Generally, the first days of July are the last chance we have in the islands each year to see the Southern Cross (Crux). At dusk in late June and the first few days of July, look due south; you will see two brilliant stars just above the south horizon. The one on the left is Alpha Centauri; the one on the right, Beta Centauri. These are also called ‘The Southern Pointers.’ Draw a line to the right from these stars that’s about three times the distance between the two stars themselves. This will point you to Gacrux, the top star in the Cross. Look down to the horizon to catch the lowest star in the Cross, Acrux; then try to find the two stars that make the crossbeam. Make sure you have a flat horizon, such as the ocean.

After July 4, Crux gets lost behind the sun, and returns to the morning sky in December.

 

July star map

SkyMap_2016_JUL

Like all of our monthly maps, this one is good for 10 p.m. on the first day of the month, 9 p.m. for the middle of the month, and for 8 p.m. at the end. One key constellation that’s missing in Orion. Orion vanishes into the sun every year in late May, and does not return to the predawn sky till late July.

The Big Dipper is halfway up in the northwest by map time. Due south we now have a good view of Scorpius (“Maui’s Fishhook” in the Hawaiian Islands), whose brightest star Antares forms a triangle with Mars and Saturn this summer. The summer triangle – three stars pulled from three different constellations – is rising in the east, with the brightest of the three, Vega, leading the way.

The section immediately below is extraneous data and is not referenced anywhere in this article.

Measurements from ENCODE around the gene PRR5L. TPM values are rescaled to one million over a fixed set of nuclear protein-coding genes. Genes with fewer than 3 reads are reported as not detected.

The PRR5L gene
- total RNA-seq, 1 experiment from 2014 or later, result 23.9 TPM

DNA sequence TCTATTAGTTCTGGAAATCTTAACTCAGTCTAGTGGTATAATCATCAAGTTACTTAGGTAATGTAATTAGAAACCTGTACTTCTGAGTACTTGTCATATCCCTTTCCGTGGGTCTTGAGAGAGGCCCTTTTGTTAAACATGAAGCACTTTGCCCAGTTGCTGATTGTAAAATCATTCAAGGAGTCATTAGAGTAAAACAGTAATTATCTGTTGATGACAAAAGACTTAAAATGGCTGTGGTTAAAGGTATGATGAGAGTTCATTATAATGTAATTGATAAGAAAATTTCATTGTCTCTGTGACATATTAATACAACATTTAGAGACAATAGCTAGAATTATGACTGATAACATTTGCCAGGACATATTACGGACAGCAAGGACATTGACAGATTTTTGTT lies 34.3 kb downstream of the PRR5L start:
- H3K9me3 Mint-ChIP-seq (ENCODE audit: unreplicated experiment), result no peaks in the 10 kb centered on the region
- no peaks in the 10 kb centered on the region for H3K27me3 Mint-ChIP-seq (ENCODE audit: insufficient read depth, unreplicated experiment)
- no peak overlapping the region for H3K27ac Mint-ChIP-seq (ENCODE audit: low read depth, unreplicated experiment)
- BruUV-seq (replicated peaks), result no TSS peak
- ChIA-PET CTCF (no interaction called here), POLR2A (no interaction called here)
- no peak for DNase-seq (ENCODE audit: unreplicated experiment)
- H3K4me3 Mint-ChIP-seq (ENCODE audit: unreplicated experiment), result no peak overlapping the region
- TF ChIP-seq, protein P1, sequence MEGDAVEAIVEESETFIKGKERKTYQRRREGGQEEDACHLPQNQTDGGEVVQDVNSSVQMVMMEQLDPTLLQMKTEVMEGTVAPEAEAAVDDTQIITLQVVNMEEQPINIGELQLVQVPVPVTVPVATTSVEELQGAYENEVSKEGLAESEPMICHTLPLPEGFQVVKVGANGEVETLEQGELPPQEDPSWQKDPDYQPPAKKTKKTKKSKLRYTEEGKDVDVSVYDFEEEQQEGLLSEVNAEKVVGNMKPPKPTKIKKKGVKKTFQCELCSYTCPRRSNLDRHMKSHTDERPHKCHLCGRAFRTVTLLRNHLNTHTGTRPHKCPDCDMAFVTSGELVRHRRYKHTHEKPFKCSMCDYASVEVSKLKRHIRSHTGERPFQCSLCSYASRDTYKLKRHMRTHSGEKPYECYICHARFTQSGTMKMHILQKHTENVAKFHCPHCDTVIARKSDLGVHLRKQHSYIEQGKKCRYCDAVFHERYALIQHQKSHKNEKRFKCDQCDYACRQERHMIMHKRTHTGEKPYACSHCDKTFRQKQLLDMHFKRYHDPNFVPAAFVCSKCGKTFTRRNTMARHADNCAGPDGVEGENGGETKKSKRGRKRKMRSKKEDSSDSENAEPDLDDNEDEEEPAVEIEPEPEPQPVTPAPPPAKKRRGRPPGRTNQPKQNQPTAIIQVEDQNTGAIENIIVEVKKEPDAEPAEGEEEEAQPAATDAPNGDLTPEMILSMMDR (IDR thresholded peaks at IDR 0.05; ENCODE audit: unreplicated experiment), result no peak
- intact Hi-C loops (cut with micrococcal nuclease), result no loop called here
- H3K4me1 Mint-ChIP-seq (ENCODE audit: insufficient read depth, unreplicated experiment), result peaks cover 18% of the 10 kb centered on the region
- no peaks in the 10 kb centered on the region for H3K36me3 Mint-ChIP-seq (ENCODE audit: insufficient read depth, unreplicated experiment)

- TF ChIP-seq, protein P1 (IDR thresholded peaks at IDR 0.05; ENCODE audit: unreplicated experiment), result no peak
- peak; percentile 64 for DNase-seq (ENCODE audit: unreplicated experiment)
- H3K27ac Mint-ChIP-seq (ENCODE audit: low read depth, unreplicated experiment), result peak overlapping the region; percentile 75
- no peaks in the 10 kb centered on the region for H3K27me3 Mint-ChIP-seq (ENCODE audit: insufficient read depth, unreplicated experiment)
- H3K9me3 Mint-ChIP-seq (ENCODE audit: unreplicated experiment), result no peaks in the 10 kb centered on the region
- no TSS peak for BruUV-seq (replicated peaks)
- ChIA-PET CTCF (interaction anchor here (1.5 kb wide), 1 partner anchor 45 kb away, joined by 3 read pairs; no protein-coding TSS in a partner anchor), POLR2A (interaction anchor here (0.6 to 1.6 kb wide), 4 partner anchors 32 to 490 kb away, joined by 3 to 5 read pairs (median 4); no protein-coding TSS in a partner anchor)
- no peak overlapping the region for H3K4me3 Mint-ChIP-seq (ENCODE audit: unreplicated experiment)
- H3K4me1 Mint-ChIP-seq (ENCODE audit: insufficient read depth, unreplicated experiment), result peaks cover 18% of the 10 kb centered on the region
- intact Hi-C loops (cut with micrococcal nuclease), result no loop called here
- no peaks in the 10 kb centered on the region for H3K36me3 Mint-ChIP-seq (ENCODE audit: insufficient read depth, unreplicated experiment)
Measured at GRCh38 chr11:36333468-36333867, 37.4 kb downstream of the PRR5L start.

Moon phases (Hawaiian Time zone):

New: July 4
First Quarter: July 11
Full: July 19
Third Quarter: July 26

DONATE
JOIN
LEAVE A LEGACY

Museum Hours

Open every day
9 a.m. – 5 p.m.

Closed Thanksgiving and Christmas Day

Getting Here

Admission Rates

Parking

Campus Map

Happening Today

Have questions about visiting the Museum? We can kōkua (help)! Call 808.847.3511 or message ask@bishopmuseum.org

Planetarium Homepage

Monthly Skywatch Article & Map

Daily Planetarium Shows

Stars & Guitars

2016 Astronomy Highlights

Additional Astronomy Resources

Science on a Sphere

Hawai‘i Sunrise
& Sunset Times
Monthly Skymap
January January 2016
February February 2016
March March 2016
April April 2016
May May 2016 
June June 2016
July July 2016
August August 2016
September September 2016
October October 2016
November November 2016
December December 2016
CURRENT MOON